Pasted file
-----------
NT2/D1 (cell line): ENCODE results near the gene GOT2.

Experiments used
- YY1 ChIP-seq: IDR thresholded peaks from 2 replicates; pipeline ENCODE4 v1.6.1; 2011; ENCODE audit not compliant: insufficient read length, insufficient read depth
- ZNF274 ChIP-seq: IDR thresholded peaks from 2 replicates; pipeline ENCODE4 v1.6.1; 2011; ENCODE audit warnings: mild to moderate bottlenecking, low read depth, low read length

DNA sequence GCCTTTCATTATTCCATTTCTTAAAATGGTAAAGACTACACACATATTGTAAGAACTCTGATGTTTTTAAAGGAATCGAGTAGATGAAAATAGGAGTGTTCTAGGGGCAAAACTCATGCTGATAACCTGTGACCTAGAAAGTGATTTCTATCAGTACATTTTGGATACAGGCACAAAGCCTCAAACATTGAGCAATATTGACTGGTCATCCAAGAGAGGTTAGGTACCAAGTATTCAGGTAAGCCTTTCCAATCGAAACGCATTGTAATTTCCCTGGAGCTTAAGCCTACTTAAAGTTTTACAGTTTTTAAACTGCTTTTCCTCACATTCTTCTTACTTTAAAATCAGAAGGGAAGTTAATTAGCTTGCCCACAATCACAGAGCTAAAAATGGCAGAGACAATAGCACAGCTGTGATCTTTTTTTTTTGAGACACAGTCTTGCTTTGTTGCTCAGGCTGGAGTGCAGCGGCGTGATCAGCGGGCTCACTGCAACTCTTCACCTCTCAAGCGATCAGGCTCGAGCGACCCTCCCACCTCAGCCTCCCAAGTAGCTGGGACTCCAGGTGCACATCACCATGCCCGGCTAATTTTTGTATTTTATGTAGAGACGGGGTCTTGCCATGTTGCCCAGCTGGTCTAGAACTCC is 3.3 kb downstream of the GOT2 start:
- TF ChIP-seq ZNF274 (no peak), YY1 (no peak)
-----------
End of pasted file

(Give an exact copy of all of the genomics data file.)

NT2/D1 (cell line): ENCODE results near the gene GOT2.

Experiments used
- YY1 ChIP-seq: IDR thresholded peaks from 2 replicates; pipeline ENCODE4 v1.6.1; 2011; ENCODE audit not compliant: insufficient read length, insufficient read depth
- ZNF274 ChIP-seq: IDR thresholded peaks from 2 replicates; pipeline ENCODE4 v1.6.1; 2011; ENCODE audit warnings: mild to moderate bottlenecking, low read depth, low read length

DNA sequence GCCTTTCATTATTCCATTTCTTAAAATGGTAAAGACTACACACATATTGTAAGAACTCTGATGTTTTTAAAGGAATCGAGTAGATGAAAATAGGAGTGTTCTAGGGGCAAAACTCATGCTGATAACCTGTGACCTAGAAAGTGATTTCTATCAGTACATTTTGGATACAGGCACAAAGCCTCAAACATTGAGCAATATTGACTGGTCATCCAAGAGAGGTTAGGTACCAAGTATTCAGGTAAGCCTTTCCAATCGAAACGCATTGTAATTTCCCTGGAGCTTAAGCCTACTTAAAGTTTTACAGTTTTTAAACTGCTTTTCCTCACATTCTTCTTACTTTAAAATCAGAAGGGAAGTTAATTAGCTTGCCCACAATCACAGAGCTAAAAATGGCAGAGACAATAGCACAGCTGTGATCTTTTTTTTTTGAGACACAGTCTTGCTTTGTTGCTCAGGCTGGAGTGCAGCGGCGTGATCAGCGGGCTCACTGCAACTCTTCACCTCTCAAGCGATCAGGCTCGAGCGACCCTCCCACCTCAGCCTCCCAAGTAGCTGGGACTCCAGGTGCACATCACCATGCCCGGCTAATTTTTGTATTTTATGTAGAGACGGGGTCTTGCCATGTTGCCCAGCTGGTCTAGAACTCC is 3.3 kb downstream of the GOT2 start:
- TF ChIP-seq ZNF274 (no peak), YY1 (no peak)